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Fatigue is a major safety concern in the trucking industry

There are many reasons that commercial vehicles collide with passenger vehicles. Sometimes, a commercial driver misjudges how much space they have to complete a turn at a tight intersection. Other times, drivers on the interstate get far too close to a semi-truck’s trailer, which leads to an incident when a trucker attempts to merge or turn.

Failure to notice hazards and making the wrong decision given the circumstances of the moment are leading causes of commercial crashes. Sometimes, those failures are the direct result of trucker fatigue. Those who feel exhausted have a hard time making good decisions and paying attention. They can even fall asleep at the wheel. Despite the known risks of fatigue on driver performance, it is still a very common practice for truck drivers to be at the wheel for the maximum amount of time possible during any given shift.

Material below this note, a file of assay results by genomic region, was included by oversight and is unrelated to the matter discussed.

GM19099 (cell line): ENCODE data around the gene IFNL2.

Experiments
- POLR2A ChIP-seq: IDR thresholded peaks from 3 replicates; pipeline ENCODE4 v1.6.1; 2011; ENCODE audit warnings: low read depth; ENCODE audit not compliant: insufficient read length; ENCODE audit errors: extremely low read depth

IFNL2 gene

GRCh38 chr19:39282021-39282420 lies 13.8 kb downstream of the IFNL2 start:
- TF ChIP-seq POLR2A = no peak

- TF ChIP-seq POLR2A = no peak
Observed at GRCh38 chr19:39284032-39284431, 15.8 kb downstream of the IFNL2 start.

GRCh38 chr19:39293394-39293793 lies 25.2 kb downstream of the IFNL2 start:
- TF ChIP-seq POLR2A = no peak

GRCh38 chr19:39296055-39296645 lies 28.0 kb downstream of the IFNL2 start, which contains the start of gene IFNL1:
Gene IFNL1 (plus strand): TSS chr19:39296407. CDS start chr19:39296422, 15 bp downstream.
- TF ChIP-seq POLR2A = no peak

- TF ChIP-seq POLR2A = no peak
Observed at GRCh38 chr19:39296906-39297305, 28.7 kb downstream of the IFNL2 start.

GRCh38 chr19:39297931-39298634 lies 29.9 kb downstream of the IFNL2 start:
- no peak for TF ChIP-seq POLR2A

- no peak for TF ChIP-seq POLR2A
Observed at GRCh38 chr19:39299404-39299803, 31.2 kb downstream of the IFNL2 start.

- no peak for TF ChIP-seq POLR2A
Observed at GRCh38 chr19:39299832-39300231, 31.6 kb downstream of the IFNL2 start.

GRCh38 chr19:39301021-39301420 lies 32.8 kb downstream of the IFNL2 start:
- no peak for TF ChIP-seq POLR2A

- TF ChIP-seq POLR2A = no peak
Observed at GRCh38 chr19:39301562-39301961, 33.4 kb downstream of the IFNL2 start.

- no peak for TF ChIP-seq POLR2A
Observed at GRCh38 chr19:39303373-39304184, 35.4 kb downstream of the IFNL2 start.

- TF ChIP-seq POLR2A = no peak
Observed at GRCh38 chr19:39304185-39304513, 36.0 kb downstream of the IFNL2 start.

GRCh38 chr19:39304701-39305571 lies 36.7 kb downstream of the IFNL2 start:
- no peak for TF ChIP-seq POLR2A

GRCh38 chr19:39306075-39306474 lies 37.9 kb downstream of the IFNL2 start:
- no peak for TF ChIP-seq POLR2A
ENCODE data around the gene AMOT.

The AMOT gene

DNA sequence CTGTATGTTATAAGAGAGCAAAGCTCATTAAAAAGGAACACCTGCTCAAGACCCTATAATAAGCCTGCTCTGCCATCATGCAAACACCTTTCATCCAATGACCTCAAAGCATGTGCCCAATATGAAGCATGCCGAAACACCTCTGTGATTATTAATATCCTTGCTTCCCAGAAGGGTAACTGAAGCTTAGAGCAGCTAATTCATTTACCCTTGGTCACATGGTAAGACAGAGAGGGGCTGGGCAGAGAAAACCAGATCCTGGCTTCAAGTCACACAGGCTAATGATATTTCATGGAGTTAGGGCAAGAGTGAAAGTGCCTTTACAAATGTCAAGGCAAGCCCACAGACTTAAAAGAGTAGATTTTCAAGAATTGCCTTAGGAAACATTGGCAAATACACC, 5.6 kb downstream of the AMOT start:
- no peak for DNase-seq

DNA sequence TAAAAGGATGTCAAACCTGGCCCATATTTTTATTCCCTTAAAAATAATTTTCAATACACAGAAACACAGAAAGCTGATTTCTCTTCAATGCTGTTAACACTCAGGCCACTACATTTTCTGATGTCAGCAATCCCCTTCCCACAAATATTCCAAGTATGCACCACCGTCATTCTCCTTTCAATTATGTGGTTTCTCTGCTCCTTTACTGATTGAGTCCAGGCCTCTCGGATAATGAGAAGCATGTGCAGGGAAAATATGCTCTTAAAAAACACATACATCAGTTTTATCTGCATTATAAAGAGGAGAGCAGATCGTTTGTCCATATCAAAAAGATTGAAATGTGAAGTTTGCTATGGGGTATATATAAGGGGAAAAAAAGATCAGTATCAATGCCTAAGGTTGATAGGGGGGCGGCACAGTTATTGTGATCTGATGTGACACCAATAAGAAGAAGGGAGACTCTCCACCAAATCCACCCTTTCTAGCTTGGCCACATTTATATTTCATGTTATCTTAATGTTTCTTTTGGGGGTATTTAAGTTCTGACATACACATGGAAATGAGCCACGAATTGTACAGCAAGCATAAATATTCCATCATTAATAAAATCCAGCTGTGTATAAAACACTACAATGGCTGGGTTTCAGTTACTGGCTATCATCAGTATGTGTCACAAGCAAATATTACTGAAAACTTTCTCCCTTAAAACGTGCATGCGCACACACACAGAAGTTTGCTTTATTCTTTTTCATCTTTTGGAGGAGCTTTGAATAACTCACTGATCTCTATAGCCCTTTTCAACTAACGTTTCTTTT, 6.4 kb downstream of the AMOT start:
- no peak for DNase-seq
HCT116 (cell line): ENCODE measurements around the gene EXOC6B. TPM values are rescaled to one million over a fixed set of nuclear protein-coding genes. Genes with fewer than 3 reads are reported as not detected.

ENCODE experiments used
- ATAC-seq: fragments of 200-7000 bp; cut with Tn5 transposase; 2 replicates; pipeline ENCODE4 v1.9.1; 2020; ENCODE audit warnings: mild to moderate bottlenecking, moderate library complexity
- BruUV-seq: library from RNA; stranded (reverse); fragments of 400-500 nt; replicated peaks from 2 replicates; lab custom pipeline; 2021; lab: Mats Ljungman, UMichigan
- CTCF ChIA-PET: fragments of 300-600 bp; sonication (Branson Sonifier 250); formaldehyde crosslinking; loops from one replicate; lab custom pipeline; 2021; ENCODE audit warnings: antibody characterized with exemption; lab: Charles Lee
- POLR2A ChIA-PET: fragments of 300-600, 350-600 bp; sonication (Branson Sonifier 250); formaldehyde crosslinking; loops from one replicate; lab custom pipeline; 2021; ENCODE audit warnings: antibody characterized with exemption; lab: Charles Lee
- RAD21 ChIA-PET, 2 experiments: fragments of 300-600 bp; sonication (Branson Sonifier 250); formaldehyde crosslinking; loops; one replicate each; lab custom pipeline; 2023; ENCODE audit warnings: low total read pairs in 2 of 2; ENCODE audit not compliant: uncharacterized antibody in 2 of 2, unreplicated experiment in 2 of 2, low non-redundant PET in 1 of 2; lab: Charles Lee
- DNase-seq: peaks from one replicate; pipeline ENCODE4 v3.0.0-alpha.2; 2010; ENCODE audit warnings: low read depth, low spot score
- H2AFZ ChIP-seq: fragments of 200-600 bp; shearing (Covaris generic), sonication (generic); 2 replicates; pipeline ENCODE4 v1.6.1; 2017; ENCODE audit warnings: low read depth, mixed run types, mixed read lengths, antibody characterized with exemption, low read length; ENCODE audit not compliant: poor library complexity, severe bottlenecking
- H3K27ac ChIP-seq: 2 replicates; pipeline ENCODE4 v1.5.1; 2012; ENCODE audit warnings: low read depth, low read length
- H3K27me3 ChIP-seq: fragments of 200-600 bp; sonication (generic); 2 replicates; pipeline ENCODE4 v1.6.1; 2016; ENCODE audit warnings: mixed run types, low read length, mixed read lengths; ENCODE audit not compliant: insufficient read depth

Truck drivers often have very unforgiving schedules

Technically, the Federal Motor Carrier Safety Administration (FMCSA) has numerous rules intended to reduce the likelihood of a commercial vehicle crash. The Hours of Service rules are limitations on how long someone can operate a commercial vehicle.

The rules are slightly different depending on whether the vehicle transports humans or cargo, but in both cases, there are limits on daily driving time and how many hours someone can work in seven or eight consecutive days.

Unfortunately, the schedules maintained by commercial transportation companies rarely account for factors like heavy traffic, bad weather and a crash that shuts down the freeway. Any of these factors might force a truck driver to remain on the road for much longer than they intended to reach their destination. Those fatigued and overworked truck drivers could then make mistakes or lose consciousness while driving, potentially causing a tragic collision.

People have rights when trucks cause crashes

Just like with smaller passenger vehicles, large commercial trucks have to carry liability insurance. Bigger and heavier trucks and those carrying hazardous materials typically carry far more coverage than the average passenger vehicle.

Those who have been harmed by a truck driven by someone who was too fatigued to stay safe may have grounds for an insurance claim or possibly even a lawsuit against the driver and/or the transportation company that employs them. Learning more about the factors that contribute to the worst semi-truck crashes on modern roads can inspire drivers to make decisions that may improve their chances of safely reaching their destination. Doing so can also help accident victims to approach their legal options in truly informed ways.